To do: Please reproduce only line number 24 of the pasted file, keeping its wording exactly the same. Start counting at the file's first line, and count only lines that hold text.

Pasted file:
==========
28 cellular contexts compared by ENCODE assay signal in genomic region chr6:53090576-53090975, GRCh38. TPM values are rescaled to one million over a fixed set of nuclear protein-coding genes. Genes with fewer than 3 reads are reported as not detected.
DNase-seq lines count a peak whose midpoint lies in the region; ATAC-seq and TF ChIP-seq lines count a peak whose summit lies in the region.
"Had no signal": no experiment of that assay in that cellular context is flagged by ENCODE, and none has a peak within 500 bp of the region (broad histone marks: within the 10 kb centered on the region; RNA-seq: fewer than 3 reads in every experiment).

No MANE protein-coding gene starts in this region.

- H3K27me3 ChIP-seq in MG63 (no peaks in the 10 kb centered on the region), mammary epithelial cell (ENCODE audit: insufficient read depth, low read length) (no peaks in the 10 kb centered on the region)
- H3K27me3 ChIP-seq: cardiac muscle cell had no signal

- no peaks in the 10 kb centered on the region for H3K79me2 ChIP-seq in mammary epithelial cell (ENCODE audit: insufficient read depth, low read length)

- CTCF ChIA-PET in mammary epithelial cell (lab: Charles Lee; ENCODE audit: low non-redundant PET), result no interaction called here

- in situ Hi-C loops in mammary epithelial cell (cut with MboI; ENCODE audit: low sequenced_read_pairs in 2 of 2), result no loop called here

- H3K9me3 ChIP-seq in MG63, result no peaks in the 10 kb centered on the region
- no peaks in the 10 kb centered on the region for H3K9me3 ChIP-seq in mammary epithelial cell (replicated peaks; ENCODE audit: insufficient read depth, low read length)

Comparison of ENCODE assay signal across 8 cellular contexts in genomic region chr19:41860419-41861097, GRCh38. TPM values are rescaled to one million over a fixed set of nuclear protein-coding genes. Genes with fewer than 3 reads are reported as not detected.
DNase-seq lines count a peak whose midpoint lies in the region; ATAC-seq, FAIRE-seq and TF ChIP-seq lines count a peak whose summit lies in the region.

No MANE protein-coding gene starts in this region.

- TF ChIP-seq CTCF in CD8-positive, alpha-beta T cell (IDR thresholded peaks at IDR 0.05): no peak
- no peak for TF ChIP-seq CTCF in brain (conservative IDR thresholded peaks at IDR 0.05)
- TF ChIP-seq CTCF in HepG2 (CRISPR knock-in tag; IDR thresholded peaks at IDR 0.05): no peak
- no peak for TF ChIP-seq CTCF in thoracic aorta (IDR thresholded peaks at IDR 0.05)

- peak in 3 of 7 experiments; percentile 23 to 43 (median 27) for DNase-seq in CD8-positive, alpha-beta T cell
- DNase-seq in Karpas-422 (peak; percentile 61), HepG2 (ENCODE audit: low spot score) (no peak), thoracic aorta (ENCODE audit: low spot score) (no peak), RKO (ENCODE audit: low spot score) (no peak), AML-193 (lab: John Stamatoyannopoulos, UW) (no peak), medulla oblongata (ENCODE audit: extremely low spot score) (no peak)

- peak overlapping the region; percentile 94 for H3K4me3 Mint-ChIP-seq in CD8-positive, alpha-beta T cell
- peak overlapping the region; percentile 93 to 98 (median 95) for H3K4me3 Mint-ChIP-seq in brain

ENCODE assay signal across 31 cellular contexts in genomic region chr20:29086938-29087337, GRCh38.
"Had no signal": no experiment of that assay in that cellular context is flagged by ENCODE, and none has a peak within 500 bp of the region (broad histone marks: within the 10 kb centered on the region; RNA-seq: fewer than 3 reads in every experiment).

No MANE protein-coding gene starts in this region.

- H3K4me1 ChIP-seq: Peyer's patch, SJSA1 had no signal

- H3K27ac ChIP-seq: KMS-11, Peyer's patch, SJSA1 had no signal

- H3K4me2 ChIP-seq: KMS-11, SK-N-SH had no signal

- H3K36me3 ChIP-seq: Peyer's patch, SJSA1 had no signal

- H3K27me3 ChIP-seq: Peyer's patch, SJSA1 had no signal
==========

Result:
"Had no signal": no experiment of that assay in that cellular context is flagged by ENCODE, and none has a peak within 500 bp of the region (broad histone marks: within the 10 kb centered on the region; RNA-seq: fewer than 3 reads in every experiment).